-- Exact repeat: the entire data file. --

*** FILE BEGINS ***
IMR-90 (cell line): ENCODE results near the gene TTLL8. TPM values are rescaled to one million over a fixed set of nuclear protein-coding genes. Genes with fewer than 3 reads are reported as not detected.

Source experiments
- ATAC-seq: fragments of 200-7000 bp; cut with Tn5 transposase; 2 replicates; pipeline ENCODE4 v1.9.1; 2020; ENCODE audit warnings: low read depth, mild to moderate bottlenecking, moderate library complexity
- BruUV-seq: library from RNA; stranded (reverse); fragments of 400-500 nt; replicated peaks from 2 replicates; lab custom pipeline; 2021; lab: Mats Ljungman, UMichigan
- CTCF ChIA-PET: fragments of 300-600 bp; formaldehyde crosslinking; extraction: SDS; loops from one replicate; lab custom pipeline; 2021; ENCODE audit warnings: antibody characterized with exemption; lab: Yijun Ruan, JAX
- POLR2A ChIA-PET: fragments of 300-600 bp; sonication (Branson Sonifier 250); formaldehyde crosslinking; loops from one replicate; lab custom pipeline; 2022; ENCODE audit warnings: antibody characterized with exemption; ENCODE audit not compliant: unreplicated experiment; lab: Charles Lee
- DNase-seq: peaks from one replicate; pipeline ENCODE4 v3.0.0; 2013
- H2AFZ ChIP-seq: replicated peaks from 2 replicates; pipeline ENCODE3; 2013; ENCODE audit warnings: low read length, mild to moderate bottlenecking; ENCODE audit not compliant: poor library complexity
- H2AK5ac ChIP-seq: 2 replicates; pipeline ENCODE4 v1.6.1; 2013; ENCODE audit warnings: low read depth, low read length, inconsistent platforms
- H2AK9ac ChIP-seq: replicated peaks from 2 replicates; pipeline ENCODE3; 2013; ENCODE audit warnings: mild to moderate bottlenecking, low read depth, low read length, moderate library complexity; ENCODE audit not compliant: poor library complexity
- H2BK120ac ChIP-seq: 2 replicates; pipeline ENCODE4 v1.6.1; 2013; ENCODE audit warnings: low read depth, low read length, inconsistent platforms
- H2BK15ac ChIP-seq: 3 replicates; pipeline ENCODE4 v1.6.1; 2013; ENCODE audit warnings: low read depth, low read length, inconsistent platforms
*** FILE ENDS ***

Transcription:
IMR-90 (cell line): ENCODE results near the gene TTLL8. TPM values are rescaled to one million over a fixed set of nuclear protein-coding genes. Genes with fewer than 3 reads are reported as not detected.

Source experiments
- ATAC-seq: fragments of 200-7000 bp; cut with Tn5 transposase; 2 replicates; pipeline ENCODE4 v1.9.1; 2020; ENCODE audit warnings: low read depth, mild to moderate bottlenecking, moderate library complexity
- BruUV-seq: library from RNA; stranded (reverse); fragments of 400-500 nt; replicated peaks from 2 replicates; lab custom pipeline; 2021; lab: Mats Ljungman, UMichigan
- CTCF ChIA-PET: fragments of 300-600 bp; formaldehyde crosslinking; extraction: SDS; loops from one replicate; lab custom pipeline; 2021; ENCODE audit warnings: antibody characterized with exemption; lab: Yijun Ruan, JAX
- POLR2A ChIA-PET: fragments of 300-600 bp; sonication (Branson Sonifier 250); formaldehyde crosslinking; loops from one replicate; lab custom pipeline; 2022; ENCODE audit warnings: antibody characterized with exemption; ENCODE audit not compliant: unreplicated experiment; lab: Charles Lee
- DNase-seq: peaks from one replicate; pipeline ENCODE4 v3.0.0; 2013
- H2AFZ ChIP-seq: replicated peaks from 2 replicates; pipeline ENCODE3; 2013; ENCODE audit warnings: low read length, mild to moderate bottlenecking; ENCODE audit not compliant: poor library complexity
- H2AK5ac ChIP-seq: 2 replicates; pipeline ENCODE4 v1.6.1; 2013; ENCODE audit warnings: low read depth, low read length, inconsistent platforms
- H2AK9ac ChIP-seq: replicated peaks from 2 replicates; pipeline ENCODE3; 2013; ENCODE audit warnings: mild to moderate bottlenecking, low read depth, low read length, moderate library complexity; ENCODE audit not compliant: poor library complexity
- H2BK120ac ChIP-seq: 2 replicates; pipeline ENCODE4 v1.6.1; 2013; ENCODE audit warnings: low read depth, low read length, inconsistent platforms
- H2BK15ac ChIP-seq: 3 replicates; pipeline ENCODE4 v1.6.1; 2013; ENCODE audit warnings: low read depth, low read length, inconsistent platforms